The Federal Trade Commission has charged American Institute for Research and Development, Inc. (AIRD) and its predecessor, American Inventors Corporation (AIC), with running a deceptive invention-promotion scheme that bilked consumers nationwide out of thousands of dollars each over a 20-year time span. The FTC alleged that the Massachusetts firms and their principal officers made a variety of false claims, and failed to disclose key information, in the course of inducing consumers to purchase patenting, marketing and commercialization services. At the FTC's request, a federal district court has issued an order temporarily freezing the assets and requiring the preservation of documents of all but one of the defendants.
AIC and AIRD operate out of a Westfield, Massachusetts, office. Also named as defendants in the FTC complaint detailing the charges are AIC president Ronald Boulerice of Russell, Massachusetts; AIRD president John Samson, who resides in West Hatfield, Massachusetts; and John Hoime, of Westfield, and who was employed by AIC between 1989 and 1994.
"The FTC has targeted several invention promotion schemes in recent years," said Jodie Bernstein, Director of the FTC's Bureau of Consumer Protection. "What we repeatedly find are consumers paying thousands of dollars to firms promising to help bring inventions to market, and getting nothing in return. Unfortunately, independent inventors with enthusiasm for their ideas are vulnerable to someone who appears willing to help market their dream. The reality is that independent inventors trying to market an invention face staggering odds."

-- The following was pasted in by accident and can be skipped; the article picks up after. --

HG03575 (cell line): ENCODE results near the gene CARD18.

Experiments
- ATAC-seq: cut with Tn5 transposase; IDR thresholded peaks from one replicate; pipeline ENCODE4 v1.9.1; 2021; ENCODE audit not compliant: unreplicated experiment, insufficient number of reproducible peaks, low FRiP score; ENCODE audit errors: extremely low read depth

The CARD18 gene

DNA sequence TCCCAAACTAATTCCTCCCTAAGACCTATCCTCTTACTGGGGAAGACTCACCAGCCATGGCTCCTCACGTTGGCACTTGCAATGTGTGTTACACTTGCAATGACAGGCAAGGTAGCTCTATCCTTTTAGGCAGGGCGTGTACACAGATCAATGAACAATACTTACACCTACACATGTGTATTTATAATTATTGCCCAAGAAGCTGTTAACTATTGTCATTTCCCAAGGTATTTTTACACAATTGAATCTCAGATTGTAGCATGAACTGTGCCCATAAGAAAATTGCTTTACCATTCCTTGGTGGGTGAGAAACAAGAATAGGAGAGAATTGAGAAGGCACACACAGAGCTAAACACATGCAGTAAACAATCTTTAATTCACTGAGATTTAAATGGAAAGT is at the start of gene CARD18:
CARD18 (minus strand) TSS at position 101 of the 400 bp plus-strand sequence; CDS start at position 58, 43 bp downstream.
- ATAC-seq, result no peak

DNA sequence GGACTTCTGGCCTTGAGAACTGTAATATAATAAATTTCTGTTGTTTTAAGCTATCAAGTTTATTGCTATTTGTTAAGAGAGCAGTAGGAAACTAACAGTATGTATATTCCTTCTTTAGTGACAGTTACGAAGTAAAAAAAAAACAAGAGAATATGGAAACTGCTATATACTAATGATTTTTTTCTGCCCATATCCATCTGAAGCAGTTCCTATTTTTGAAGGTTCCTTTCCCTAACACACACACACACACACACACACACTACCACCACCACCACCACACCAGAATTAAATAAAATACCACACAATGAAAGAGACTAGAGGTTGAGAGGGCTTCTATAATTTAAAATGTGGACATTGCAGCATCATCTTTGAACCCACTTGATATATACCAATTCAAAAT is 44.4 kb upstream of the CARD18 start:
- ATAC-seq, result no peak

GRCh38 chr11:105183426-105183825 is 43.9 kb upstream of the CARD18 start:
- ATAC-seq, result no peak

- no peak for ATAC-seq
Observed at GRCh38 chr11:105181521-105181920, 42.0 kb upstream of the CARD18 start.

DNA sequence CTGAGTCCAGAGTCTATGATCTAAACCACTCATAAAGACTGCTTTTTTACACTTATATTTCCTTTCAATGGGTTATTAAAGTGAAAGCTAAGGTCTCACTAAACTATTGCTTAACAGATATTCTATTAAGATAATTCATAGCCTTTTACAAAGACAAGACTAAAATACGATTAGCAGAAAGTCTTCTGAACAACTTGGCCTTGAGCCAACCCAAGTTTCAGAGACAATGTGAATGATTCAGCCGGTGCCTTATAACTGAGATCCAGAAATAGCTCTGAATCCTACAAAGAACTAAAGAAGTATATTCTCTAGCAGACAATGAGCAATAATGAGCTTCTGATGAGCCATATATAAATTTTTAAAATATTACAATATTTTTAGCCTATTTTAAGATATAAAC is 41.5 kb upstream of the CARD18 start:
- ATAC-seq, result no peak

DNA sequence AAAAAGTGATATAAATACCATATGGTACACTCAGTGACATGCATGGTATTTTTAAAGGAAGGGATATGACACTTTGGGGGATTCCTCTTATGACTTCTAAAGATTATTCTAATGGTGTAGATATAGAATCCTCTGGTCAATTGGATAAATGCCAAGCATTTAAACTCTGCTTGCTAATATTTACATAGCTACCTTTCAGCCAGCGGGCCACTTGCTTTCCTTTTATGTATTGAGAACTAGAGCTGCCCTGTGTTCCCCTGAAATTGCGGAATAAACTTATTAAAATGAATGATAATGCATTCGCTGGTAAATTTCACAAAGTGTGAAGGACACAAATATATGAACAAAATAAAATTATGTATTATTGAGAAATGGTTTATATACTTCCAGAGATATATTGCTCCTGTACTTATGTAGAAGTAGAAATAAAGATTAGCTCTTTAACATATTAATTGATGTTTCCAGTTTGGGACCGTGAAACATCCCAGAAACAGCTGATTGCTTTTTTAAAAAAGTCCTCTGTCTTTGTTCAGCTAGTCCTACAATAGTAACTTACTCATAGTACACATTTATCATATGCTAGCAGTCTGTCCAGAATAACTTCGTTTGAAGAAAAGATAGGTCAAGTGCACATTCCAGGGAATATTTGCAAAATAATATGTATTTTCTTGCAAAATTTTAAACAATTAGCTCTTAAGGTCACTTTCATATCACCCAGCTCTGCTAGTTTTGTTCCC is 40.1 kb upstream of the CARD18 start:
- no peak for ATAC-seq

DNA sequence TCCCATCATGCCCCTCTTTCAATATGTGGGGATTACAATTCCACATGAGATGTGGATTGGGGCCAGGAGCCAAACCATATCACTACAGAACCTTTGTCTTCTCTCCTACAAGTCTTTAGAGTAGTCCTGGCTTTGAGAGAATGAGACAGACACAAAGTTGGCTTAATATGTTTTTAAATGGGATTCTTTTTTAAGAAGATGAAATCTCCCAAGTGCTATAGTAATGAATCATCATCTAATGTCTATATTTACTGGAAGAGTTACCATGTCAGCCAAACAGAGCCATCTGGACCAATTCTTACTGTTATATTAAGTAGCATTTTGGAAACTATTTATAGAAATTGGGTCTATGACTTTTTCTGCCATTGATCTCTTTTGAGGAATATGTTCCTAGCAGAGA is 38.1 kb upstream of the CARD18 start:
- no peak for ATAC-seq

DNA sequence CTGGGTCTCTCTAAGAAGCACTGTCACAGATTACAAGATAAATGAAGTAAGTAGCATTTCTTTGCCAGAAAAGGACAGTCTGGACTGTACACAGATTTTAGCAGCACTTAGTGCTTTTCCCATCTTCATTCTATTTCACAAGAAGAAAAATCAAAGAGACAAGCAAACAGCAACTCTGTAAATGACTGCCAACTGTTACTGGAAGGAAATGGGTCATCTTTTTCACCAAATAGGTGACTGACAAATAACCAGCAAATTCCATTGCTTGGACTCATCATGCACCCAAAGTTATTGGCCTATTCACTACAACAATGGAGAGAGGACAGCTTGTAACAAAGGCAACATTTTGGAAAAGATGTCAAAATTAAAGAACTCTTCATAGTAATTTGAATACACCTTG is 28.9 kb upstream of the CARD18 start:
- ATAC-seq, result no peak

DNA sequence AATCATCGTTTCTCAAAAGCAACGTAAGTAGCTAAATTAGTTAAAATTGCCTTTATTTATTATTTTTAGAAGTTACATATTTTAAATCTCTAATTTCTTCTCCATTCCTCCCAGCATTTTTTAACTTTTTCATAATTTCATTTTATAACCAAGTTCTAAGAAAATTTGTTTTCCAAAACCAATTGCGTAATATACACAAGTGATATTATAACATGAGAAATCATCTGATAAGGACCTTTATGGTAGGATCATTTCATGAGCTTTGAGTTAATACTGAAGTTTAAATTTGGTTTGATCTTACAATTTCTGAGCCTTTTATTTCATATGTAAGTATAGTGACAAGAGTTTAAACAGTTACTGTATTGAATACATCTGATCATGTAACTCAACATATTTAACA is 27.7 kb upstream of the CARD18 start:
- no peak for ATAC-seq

The FTC expressed concerns about the invention promotion industry in testimony last fall before a Senate subcommittee: "Unfortunately, many, if not most, of these companies ultimately attain little in the way of commercial success or profit for their inventor clients.... Based on its investigations, the Commission estimates that over the years, tens of thousands of independent inventors have been victimized by, and have lost tens of millions of dollars to, ineffective or dishonest companies and individuals offering invention promotion services," the Commission said.
Bernstein urged consumers to protect themselves by keeping the following advice in mind when considering the sales pitch of an invention promotion firm:
- Be realistic. Few inventions make it to the marketplace; fewer still are commercially successful. You face staggering odds trying to market an invention.
- Beware of any firm that charges an up-front fee.
- Beware of any firm that offers to evaluate your invention, but refuses to disclose details about its review criteria, its system of review, or the qualifications of its evaluators.
- Beware of any firm that refuses to disclose its success and rejection rates.
- Beware of any firm that claims special access to manufacturers looking for new products, but refuses to document such claims.
- If you decide to retain a firm, ask up-front what the total cost of its services will be.
According to the FTC complaint in this case, the defendants have run ads for their services in newspapers and magazines, and also have made in-person and telephone sales presentations. They have offered two basic services:
- a "feasibility report" that costs from $250 to $495 and which purportedly evaluates the patentability and marketability of the product; and
- a "representation agreement" that costs from $5,490 to $11,990 and under which the firms promise to prepare, file and prosecute a patent application, and to promote the idea or product to industry in an effort to secure a licensing agreement for the inventor